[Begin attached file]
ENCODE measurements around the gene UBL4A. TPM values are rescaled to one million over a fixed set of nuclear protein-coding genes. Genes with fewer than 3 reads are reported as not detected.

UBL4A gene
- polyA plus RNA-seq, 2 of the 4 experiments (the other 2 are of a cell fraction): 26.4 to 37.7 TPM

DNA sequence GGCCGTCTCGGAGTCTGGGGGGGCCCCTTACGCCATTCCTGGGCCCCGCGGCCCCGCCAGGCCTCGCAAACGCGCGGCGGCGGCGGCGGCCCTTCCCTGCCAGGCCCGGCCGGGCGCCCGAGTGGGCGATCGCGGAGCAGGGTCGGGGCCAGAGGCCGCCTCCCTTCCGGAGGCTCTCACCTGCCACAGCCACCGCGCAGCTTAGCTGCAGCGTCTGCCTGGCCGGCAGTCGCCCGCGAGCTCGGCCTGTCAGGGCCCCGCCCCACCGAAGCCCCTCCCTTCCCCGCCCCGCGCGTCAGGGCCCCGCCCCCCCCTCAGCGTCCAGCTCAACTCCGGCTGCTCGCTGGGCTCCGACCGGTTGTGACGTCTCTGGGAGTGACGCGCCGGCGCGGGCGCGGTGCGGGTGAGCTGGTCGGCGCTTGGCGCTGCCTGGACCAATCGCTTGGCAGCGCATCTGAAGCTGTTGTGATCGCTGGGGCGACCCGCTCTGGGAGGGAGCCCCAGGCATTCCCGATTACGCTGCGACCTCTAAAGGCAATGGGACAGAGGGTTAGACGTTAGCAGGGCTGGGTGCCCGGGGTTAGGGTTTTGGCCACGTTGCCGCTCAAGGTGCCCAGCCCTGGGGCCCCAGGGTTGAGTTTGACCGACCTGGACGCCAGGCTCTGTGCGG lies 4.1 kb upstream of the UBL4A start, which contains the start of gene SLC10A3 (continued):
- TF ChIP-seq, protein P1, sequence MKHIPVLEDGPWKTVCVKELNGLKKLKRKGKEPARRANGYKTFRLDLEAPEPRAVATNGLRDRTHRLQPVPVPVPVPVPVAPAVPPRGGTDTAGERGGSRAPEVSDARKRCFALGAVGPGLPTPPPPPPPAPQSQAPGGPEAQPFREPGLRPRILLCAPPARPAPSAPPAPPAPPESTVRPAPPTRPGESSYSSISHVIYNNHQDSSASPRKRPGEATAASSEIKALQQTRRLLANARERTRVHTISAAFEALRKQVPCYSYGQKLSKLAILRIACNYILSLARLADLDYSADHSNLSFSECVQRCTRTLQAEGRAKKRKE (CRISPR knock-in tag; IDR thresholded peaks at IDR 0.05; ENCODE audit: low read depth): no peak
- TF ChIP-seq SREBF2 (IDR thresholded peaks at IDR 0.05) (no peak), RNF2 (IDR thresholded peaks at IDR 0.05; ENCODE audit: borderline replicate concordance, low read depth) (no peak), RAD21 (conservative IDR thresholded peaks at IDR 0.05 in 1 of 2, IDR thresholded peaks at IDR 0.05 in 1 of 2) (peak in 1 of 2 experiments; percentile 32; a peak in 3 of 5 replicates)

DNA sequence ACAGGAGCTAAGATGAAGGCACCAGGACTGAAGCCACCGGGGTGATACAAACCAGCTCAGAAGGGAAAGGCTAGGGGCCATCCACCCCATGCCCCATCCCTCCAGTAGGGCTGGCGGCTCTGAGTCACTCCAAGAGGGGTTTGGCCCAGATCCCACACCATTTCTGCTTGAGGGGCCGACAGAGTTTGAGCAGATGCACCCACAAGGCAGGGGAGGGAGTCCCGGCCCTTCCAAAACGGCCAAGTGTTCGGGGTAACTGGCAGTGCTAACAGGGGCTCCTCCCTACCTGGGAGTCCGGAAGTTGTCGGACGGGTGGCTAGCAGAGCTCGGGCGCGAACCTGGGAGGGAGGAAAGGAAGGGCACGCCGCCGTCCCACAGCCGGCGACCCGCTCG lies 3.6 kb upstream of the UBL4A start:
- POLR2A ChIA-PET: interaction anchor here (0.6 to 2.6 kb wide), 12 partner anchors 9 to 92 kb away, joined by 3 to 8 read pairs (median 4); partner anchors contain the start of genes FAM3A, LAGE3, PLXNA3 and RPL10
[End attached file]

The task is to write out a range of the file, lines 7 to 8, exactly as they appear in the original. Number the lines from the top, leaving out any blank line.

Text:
DNA sequence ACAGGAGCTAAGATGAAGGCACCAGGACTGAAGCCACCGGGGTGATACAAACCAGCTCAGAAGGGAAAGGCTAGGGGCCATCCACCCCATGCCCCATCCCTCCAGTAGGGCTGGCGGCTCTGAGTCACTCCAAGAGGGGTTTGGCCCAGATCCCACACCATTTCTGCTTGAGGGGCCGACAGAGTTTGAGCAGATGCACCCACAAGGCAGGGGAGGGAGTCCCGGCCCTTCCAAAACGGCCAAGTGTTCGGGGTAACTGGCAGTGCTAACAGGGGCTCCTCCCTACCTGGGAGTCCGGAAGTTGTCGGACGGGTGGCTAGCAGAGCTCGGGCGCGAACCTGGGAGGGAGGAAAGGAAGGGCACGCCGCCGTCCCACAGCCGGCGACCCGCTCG lies 3.6 kb upstream of the UBL4A start:
- POLR2A ChIA-PET: interaction anchor here (0.6 to 2.6 kb wide), 12 partner anchors 9 to 92 kb away, joined by 3 to 8 read pairs (median 4); partner anchors contain the start of genes FAM3A, LAGE3, PLXNA3 and RPL10